Report of Col. Tucker
Comdg Anderson's Brigade of the part taken by the Comd in the actions of the 23rd, 24th
and 25th Nov. 1863
[Battle of Missionary Ridge]
December 4th 1863
I have the honor herewith to report the part taken by Anderson's Brigade in the
action of the 23rd, 24th and 25th ult.
On the 23rd Genl. Mangault picketed the immediate front of Anderson's Brigade
while a part of the 7th Miss & the 9t Battln S.S. [9th Mississippi Battalion Sharpshooters]
picketed on Managault's [Manigault] left, connecting with Genl. Breckenridge's right.
Lt. Col. Johns of the 7th Miss with 5 Cos of that Regt was guarding the bridges across
City Cove [?] Creek on the Knoxville and Atlanta Rail Roads as well as a bridge on a
country road across the same stream between the Rail Road.
About 2 o'ck PM, on the 23rd, the enemy advanced in force along the whole Divn
front. The main object of the enemy's attack, apparently, being the possession of the two
Commanding hills in front of Anderson's and Managault's [Manigault] encampment.
The pickets from Anderson's Brigade, on the left of these hills, were not pressed & easily
held their ground, falling back at their leisure to connect with Managault's [Manigault]
left. Lt. Col. Johns' gallantry held his own on the extreme right repulsing every effort of
the enemy to cross the bridges which he defended. Loss during the day 2 officers & 9
At night one half of the Brigade was removed to the top of Missionary Ridge. On
the 24th everything was quiet on the left. Lt. Col. Johns was compelled to fall back to the
entrenchments at the foot of Missionary Ridge by the withdrawal of the troops on his
right & left. In this movement he lost 16 men captured by the enemy.
On the 25th Anderson's Brigade had no picket in front: one half of the Brigade in
one sank in the trenches & the other half busily engaged entrenching at the top of the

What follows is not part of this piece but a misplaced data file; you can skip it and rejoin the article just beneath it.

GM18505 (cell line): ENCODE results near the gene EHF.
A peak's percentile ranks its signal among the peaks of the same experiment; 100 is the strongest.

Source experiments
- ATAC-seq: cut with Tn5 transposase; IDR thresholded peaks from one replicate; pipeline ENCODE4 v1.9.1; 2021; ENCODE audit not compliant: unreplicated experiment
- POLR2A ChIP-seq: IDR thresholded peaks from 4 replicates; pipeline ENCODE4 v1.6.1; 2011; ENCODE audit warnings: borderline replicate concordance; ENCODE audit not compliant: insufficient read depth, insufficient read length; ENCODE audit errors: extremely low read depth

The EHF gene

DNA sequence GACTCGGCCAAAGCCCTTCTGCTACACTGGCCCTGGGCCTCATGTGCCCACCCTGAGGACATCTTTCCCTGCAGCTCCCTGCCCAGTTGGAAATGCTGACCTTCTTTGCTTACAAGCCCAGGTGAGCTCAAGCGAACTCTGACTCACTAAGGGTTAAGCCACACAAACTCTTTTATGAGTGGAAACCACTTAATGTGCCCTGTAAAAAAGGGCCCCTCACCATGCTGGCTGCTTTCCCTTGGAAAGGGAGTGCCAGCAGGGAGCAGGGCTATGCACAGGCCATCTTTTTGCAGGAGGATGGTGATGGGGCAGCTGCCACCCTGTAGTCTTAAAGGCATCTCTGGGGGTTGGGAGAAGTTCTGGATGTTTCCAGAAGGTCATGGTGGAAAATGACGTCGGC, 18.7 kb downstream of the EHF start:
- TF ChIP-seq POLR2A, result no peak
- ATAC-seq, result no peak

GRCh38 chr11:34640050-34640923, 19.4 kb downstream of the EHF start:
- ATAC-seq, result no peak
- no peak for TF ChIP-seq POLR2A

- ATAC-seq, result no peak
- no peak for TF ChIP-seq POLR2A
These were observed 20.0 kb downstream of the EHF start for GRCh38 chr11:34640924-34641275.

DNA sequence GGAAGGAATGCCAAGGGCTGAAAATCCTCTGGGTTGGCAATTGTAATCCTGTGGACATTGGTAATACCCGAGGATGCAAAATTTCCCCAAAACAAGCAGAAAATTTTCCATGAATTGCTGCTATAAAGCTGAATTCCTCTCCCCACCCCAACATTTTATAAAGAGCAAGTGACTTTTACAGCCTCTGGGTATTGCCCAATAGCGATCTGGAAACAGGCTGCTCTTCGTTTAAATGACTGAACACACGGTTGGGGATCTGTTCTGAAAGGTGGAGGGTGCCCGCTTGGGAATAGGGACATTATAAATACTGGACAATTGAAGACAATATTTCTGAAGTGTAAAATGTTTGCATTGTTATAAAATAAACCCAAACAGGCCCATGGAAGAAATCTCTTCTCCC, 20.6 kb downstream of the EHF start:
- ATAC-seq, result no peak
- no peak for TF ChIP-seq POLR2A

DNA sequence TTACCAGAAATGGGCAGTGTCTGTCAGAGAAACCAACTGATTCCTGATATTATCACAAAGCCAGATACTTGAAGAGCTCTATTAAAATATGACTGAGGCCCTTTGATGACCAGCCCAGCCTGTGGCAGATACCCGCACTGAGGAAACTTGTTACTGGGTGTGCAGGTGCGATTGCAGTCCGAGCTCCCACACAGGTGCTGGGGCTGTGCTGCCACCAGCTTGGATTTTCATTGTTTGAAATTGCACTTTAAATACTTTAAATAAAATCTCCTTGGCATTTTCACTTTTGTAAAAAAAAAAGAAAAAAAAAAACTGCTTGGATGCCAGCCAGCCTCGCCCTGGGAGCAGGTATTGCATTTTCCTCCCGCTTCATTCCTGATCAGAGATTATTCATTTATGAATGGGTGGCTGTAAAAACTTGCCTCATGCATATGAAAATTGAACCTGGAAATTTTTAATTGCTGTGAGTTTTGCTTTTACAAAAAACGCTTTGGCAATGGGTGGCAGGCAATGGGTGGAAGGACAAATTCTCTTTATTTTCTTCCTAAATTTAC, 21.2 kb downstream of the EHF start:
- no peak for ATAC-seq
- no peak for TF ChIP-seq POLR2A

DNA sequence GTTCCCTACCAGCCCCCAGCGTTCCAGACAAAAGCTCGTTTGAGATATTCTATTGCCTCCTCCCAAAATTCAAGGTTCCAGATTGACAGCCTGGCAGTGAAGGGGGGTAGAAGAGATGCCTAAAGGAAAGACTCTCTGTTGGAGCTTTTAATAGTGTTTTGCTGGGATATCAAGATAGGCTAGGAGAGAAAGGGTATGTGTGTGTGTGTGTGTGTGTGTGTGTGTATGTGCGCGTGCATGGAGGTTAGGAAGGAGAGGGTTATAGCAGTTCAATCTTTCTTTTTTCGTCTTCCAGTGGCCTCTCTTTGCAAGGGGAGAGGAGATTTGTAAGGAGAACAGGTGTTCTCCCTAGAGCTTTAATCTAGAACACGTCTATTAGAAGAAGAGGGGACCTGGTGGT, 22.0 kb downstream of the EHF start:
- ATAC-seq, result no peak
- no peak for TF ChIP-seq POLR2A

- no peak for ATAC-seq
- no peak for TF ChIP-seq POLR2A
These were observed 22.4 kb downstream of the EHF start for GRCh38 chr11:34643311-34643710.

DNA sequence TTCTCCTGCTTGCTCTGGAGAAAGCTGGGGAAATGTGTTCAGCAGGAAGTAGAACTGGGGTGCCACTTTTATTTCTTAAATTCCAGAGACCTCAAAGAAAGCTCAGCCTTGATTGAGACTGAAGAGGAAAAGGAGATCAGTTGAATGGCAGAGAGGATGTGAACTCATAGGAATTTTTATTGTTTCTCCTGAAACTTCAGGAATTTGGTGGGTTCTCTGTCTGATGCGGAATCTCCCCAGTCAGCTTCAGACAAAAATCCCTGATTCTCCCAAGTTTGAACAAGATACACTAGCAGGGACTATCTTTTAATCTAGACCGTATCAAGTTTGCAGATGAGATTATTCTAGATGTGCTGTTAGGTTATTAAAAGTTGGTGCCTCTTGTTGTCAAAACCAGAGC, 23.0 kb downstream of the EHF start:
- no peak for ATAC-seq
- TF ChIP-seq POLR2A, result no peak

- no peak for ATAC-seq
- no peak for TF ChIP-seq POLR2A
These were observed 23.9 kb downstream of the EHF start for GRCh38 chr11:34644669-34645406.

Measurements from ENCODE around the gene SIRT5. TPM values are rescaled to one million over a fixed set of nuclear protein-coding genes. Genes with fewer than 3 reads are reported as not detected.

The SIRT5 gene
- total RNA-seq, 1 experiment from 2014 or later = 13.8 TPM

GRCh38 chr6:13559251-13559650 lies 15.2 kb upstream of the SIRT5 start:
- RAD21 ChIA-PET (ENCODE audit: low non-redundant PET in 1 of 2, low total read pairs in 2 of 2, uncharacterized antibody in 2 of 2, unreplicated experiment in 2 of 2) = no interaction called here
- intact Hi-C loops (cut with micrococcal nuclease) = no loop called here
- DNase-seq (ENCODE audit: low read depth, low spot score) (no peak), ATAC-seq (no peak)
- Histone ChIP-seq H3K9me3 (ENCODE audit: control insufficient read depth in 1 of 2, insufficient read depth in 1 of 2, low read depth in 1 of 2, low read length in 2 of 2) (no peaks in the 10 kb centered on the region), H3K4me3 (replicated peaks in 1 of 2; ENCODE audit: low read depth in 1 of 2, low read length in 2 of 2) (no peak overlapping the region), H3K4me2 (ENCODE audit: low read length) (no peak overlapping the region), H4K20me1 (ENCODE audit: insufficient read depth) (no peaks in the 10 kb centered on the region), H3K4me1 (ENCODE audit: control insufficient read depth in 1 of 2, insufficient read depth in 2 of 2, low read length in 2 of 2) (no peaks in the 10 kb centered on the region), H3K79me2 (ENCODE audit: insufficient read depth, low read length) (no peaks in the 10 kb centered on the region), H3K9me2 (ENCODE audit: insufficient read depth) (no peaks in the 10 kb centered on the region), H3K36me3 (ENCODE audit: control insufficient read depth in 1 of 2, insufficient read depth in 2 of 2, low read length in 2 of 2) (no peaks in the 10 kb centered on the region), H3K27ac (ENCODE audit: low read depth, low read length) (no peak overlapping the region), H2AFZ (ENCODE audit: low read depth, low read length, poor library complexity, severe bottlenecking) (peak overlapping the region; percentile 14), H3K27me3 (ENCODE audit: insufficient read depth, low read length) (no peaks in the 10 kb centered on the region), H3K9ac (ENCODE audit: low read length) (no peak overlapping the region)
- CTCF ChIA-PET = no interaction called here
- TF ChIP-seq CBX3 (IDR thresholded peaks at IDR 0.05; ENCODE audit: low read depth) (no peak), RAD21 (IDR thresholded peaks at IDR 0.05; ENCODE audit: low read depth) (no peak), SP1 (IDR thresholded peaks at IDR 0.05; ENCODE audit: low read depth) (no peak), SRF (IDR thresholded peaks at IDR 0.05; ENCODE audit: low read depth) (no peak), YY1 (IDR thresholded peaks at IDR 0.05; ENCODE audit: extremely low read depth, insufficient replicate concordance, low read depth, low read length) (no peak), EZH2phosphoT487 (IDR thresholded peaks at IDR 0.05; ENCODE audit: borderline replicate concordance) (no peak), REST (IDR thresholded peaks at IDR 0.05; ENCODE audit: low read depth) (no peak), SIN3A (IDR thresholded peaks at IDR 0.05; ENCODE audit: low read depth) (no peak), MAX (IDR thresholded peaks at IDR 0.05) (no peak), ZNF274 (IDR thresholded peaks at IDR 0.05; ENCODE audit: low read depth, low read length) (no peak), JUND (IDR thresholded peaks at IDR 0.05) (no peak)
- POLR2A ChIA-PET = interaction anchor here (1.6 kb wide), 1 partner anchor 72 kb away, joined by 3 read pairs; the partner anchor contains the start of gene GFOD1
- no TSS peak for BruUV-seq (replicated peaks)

Ridge. About 11 AM the enemy advanced a heavy line of skirmishers & drew
Managault's [Manigault] pickets (still in our immediate front) into trenches. Not
satisfied with this, they advanced within gunshot of the trenches & were driven back with
some loss. Soon after this orders were received, that if the enemy advanced in force the
men at the foot of the Ridge were not to fight where they were, but to fall back
skirmishing to the top of the Ridge. At 3 o'ck PM the enemy advanced in heavy forces,
& these instructions were obeyed. The Brigade was reformed in the works (if they
deserve the name) on the top of the Ridge, a part of the 44th & a part of the 41st Miss
Regts being held in reserve. At every point when the enemy could be seen in our front,
he was checked or repulsed: but unfortunately the works were so constructed as not to
command a view of the front part of a high projecting point about the centre of the
Brigade. Behind this the enemy massed their force &, secure from our fire, climbed the
hill. When they suddenly appeared in front of our men at this unexpected point, seized
with a panic, they gave way before them, & in spite of the efforts of their officers ;
continued to break on each side of the point where the enemy entered our lines, until the
whole Brigade fell back in disorder. Learning the point above referred to was threatened,
I lead [led] up apart of the 41st Miss to support it: halting the reserve & hurrying forward
in person to see precisely when they were needed. I met the men who had been in the
works retiring before the enemy. Failing to rally these, I hastened back to bring up the
reserve only to find it stampeded with the rest. Nothing could now be done, except to
rally the Brigade as soon as possible. This, with the aid of the officers of the line & a
very efficient staff, I succeeded in doing a half mile in rear of our former line reported
immediately to Genl. Deas for duty, Genl. Anderson having been cut off from us, & was
marched off by order to Chickamauga Station at dark, without taking further part in the
I wish to place upon record as an excuse, which may be given for the behavior of
these men, who have always heretofore acted well in the presence of the enemy. The
men who were brought up from the trenches below were completely exhausted when they
arrived at the top of the hill & unfit for action. Many had to be carried off by the
Infirmary Corps while numbers of others who remained were so sick they could scarcely
stand. When it was also recollected that the men could not be carried up the hill in order,
it is not to be expected that every man would fall into his proper place under fire, & soon
confusion & mixture of commands was the necessary result. By this movement our men
became somewhat demoralized & the enemy flushed & encouraged. However, had the
enemy's onset been checked by the men in the trenches, for even two minutes, they could
have been swept from the hill or into eternity with scarcely an effort on our part.
Loss of the Brigade 11 killed, 13 wounded, and 182 missing.
I remain, Major, very respectfully
To Maj. J.R. Wilson
Transcribed by Christopher A. Baker, University of Florida, 2008.